Column: Branded

Okay, so the end of advertising is upon us (once again). Well, this time we've got 10 predictions for the end. The first one is easy. If advertising ends, the last adman standing will be Donny Deutsch. You've seen his show, "The Big Idea," on CNBC. It's successful. We watch it.
Donny represents the final straw of advertising. He is an adman who has transformed himself into an entertainer. He's not a Charlie Rose, Dick Cavett, or even a Barbara Walters. Donny's ammo doesn't puncture the heart like Charlie and Babs on a roll. Instead, he goes for bear with scattershot. Sometimes he hits, sometimes he misses. One night, Donny spoke with a man who spent about 25 years on death row for a murder he apparently didn't commit; DNA got him off the hook.

The man was building up to a key point, explaining the identity of the real killer, when Donny -- as is his style -- interrupted. "Okay, now, take me through what it was like on death row. The smells. The sounds," he said.

The exonerated man sputtered and tried to regain his train of thought, but enthusiastic Donny would not let him. The adman's hands were doing karate chops in the air as he insisted, "Okay, just take us through what it was like on death row. The smells...." It was as if Donny was trying to conjure a 30- or 60-second spot out of the guy. We love "The Big Idea," but we also wonder, What are the celebs thinking before they sink into Donny's leather couch for the first time: "Like, who is this guy anyway? An adman?"

>> Prediction No. 2: When advertising ends, so too will TiVo. There will be no spots to zap. We'll just zap programs, and for that we can use a $5 remote from Radio Shack, instead of a $100 black box.

>> Which leads to prediction No. 3: TV schedules will be filled almost exclusively with programs like "Meet Mr. Mom," "The Apprentice," and other programs that largely feature marketers who have bankrolled production. Many years ago, the writer Raymond Carver took the fine art of literature into uncharted territory by writing books about dull people and the cereal boxes that lined their shelves. His work was dubbed "suburban literature." Television is picking up where Carver left off. Programming is rapidly becoming all about the quotidian: selling lemonade, holding garage sales, and renovating bathrooms.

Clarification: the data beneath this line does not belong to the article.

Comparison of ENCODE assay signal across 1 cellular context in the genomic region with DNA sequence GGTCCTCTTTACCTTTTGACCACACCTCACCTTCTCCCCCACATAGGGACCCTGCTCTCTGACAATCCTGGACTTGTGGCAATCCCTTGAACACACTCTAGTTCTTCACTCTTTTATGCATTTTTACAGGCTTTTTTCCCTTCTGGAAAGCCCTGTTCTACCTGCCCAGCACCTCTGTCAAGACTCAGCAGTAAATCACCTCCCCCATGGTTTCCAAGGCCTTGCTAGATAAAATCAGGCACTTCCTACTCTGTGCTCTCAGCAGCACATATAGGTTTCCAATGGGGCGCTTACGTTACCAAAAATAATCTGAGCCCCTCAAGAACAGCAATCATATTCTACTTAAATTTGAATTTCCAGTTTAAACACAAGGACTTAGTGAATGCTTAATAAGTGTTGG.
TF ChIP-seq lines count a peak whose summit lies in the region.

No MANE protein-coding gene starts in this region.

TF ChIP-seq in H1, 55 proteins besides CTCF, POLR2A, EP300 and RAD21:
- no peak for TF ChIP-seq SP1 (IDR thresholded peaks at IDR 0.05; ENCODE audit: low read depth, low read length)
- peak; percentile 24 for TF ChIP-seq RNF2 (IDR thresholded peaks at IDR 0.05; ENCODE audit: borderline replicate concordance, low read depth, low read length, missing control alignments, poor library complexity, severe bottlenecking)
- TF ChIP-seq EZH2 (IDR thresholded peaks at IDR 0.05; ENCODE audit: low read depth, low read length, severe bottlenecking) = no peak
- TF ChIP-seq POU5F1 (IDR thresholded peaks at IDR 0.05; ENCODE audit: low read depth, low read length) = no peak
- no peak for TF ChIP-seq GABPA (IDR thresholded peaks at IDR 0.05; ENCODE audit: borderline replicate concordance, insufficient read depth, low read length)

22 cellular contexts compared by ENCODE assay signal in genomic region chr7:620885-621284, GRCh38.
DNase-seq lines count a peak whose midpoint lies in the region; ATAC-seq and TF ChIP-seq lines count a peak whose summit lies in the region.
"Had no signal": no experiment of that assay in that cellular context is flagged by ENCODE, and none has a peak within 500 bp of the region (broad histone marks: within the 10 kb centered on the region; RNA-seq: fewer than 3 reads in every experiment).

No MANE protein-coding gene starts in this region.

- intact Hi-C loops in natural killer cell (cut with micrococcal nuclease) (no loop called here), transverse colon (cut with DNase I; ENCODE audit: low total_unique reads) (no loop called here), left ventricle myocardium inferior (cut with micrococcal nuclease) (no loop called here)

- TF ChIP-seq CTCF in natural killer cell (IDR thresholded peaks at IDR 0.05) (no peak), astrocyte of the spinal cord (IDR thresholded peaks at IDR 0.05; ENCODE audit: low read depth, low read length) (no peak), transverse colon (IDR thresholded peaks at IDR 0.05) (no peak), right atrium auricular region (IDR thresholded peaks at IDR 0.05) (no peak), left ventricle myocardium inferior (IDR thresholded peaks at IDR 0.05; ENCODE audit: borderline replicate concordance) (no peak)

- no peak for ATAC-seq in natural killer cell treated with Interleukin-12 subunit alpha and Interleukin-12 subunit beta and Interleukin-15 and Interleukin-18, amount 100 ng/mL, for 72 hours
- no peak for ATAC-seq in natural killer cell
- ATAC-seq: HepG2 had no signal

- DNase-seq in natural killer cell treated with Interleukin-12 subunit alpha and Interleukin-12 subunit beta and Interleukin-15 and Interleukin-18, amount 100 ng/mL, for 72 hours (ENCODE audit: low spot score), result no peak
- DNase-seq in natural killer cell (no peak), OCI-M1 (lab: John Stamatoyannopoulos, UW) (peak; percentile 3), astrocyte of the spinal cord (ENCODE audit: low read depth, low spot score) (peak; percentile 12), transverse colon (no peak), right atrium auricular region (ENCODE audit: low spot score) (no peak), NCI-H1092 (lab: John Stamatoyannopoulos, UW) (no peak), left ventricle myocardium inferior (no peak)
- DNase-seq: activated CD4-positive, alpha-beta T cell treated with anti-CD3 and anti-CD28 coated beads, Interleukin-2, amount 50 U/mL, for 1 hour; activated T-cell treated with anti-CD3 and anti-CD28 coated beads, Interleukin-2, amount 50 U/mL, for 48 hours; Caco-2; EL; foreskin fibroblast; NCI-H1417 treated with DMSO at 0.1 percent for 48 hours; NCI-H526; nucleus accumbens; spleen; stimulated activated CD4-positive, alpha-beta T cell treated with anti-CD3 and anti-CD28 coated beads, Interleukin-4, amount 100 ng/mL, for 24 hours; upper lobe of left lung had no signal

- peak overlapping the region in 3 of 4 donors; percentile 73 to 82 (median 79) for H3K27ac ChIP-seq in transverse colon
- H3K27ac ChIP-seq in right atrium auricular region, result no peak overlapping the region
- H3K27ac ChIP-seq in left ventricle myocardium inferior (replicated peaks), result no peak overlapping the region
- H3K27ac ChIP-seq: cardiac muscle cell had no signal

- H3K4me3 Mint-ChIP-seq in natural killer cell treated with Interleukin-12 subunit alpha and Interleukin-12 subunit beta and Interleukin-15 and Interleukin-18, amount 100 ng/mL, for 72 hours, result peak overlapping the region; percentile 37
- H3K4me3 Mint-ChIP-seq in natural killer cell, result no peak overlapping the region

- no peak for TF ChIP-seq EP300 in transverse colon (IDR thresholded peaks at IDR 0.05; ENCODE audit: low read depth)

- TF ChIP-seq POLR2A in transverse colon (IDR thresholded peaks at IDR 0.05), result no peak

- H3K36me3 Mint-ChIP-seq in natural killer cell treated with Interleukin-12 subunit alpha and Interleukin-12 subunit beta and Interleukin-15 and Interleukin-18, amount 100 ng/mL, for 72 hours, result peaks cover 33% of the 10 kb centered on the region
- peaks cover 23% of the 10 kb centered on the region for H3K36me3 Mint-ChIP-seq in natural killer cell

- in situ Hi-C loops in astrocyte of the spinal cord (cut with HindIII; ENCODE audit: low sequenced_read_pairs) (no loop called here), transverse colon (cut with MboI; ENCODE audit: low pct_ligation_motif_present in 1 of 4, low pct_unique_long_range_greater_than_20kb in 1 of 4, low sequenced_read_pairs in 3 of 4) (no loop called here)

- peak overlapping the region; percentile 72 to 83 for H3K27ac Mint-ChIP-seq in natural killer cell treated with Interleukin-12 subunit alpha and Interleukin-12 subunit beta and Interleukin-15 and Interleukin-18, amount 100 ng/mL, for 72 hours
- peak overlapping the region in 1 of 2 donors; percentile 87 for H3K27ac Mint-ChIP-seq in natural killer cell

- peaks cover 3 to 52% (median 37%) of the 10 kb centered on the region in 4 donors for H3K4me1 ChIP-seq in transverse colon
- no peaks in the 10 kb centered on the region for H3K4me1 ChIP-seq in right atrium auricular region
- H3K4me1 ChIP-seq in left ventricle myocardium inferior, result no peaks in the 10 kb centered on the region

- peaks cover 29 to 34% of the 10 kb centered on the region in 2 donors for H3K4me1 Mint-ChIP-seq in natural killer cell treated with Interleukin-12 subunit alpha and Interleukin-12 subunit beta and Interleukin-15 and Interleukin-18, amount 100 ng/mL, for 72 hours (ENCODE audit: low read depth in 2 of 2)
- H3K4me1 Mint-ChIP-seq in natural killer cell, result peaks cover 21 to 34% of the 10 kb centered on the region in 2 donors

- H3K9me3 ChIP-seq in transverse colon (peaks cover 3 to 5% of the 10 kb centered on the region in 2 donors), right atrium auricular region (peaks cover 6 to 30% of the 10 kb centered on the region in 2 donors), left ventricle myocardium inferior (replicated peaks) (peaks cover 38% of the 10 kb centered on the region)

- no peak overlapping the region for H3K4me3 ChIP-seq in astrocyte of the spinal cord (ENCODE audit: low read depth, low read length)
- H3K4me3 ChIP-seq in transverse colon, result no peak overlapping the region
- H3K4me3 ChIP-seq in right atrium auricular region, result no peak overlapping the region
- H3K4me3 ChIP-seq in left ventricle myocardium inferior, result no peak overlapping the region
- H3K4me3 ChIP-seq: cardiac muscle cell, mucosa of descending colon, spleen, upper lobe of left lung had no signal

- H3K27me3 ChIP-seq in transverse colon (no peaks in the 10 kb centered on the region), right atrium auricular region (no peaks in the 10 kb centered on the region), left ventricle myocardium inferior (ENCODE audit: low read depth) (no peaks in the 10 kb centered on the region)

>> Prediction No. 4: If there's no more advertising, what will happen to that iconic Man in the Gray Flannel Suit? We predict that the Madison Avenue rank and file will end up reinventing themselves as insurance actuaries, Krispy Kreme franchisees, and creative-writing professors.

>> Prediction No. 5: The more adventurous advertising execs will get subsumed by the production and content behemoths who will be the victors in this epic battle for the hearts, minds, and pocketbooks of consumers and brand marketers. Content will be king, so the creators of content will wield the most power and influence and cherry-pick people from the rotting corpses of Madison Avenue shops to form hybrid entertainment-marketing Goliaths.

>> Prediction No. 6: Reality-tv czar Mark Burnett will still be in business -- and will star as himself in the 20th season of "The Apprentice."

>> Prediction No. 7: Media agencies will survive as basically product-placement shops.

>> Prediction No. 8: Media fragmentation will intensify to the point where -- borrowing the infamous words of a former president of Bates Advertising (already defunct) -- media agencies will be "splitting the hair on the hair on the donkey's ass."

>> Prediction No. 9: The CPM model will be dropped for a new currency to determine branded entertainment deals. The new pricing model will be based on the Hollywood barter model, with the currency value based on who's got the best table at the Ivy and who can offer the richest swag from the Oscars.

>> Prediction No. 10: This column will be history.

Hank Kim and Richard Linnett are directors of MPG Entertainment. ( and

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